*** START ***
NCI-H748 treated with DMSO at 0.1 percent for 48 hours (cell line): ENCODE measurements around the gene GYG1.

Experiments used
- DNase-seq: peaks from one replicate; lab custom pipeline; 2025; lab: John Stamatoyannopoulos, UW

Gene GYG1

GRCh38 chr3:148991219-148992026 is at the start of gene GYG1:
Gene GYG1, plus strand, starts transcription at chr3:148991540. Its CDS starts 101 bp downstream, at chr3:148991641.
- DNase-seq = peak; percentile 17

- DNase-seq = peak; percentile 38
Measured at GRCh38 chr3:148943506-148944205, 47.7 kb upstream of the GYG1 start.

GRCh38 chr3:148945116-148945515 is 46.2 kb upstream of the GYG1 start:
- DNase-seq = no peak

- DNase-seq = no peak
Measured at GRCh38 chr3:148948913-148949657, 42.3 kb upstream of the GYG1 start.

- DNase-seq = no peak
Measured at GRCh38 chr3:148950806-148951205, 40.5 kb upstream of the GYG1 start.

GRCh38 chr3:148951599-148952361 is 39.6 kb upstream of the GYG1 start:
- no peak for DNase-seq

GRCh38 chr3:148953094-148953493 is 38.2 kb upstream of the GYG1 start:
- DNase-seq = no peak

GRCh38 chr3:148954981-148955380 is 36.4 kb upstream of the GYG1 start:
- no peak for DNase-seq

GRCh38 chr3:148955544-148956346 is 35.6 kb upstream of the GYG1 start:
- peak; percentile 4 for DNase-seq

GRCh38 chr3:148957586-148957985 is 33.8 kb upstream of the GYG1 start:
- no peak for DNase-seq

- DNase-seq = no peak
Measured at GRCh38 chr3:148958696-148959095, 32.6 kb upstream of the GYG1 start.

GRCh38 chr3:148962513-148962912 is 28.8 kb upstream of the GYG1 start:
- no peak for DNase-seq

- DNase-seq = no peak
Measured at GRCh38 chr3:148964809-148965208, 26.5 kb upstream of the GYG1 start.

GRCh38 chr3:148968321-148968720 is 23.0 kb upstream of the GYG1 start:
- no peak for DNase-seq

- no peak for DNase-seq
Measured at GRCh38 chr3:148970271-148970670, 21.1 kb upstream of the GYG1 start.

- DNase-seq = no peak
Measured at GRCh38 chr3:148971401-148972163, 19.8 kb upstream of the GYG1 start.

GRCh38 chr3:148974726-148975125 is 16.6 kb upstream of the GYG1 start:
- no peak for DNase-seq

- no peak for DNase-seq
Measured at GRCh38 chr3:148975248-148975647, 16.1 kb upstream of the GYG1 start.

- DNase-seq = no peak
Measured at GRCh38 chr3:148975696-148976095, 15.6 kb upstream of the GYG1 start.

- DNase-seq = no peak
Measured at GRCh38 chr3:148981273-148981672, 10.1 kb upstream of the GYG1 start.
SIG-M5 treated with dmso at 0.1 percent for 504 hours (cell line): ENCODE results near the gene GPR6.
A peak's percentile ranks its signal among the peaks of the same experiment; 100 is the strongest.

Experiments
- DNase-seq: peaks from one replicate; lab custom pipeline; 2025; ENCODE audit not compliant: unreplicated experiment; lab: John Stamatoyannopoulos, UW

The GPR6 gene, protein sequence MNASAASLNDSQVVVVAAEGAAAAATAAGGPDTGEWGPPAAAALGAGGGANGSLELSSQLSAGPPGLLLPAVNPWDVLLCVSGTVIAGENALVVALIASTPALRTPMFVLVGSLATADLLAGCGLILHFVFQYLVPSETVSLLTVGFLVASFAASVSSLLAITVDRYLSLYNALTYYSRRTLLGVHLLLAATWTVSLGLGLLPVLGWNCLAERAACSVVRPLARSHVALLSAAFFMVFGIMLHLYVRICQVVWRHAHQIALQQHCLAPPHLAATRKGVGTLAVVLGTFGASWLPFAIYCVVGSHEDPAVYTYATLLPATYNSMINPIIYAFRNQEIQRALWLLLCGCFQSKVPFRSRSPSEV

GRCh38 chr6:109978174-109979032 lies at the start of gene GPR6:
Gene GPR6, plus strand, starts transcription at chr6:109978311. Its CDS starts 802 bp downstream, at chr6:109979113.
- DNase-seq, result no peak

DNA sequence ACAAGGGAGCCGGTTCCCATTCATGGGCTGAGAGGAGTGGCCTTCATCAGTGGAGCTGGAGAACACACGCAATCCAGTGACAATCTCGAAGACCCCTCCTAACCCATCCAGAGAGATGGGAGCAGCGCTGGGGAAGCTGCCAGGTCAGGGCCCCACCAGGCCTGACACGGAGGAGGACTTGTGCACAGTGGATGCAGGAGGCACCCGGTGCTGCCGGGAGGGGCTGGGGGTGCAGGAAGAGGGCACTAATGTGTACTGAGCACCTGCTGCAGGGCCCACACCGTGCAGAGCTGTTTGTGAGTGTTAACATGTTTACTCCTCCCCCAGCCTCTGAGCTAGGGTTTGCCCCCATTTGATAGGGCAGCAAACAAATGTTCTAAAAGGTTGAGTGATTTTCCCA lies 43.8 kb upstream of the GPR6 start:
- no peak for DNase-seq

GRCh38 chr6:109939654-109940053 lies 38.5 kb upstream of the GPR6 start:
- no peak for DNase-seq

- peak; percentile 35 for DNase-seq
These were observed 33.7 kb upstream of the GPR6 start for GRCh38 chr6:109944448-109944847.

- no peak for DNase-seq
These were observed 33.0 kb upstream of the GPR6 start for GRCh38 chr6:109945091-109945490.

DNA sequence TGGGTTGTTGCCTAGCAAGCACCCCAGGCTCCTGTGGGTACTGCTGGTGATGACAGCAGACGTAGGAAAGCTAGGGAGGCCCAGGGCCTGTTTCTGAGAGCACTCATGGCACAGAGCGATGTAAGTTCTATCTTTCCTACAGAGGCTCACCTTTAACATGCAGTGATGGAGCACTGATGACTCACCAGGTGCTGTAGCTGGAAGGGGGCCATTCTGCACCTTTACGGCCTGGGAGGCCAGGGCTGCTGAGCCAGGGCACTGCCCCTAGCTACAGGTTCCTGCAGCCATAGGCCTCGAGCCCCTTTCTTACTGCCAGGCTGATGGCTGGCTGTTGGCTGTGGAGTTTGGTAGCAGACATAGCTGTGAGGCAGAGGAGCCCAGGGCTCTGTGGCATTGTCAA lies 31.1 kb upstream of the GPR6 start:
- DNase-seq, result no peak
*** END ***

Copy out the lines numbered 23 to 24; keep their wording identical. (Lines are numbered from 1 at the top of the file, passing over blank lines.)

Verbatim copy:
- peak; percentile 4 for DNase-seq

GRCh38 chr3:148957586-148957985 is 33.8 kb upstream of the GYG1 start: